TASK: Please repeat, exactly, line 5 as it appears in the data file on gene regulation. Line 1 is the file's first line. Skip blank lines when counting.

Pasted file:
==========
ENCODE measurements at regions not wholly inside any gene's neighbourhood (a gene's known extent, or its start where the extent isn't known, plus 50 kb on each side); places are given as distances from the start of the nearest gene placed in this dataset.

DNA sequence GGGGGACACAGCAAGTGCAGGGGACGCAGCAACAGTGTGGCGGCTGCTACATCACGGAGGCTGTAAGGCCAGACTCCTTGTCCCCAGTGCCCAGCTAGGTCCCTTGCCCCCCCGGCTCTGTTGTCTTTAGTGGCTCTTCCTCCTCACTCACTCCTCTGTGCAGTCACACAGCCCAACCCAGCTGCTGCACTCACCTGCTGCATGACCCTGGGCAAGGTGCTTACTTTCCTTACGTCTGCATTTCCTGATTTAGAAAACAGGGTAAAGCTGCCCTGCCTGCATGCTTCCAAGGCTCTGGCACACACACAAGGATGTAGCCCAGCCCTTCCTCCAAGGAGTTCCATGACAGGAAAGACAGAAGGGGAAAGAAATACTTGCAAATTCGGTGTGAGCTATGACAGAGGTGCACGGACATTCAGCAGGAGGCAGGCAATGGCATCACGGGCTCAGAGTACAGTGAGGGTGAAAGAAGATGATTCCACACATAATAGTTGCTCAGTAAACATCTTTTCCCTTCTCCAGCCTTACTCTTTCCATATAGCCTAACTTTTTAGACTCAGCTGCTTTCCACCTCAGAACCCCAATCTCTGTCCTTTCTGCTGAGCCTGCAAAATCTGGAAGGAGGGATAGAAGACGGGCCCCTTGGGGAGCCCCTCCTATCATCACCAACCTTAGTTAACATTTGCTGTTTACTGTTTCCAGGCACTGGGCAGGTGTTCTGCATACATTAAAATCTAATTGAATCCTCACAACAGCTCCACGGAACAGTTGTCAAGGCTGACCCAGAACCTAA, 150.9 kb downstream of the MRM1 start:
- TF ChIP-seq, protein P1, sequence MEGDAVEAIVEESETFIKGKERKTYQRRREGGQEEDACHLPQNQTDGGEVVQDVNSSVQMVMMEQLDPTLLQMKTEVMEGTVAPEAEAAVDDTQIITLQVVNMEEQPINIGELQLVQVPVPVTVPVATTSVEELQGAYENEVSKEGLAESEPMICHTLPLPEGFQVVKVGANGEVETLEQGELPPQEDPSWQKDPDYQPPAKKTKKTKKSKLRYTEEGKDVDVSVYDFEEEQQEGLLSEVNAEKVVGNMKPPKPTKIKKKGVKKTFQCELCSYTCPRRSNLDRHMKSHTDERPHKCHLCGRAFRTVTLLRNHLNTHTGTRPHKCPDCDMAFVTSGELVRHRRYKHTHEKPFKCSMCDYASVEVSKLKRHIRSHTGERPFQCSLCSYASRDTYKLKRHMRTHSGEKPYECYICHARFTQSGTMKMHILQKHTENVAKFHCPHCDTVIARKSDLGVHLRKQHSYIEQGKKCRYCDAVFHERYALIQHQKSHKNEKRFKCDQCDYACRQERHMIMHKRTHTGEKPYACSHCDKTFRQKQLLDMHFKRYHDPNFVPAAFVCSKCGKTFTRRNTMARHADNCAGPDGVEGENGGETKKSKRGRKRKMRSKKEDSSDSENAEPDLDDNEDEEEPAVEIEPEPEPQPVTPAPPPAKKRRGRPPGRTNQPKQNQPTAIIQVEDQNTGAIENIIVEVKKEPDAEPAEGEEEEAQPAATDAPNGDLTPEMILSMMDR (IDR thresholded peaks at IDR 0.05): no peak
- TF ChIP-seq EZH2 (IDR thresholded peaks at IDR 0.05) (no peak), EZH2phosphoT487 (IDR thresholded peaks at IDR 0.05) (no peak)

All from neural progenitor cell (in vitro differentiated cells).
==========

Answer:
All from neural progenitor cell (in vitro differentiated cells).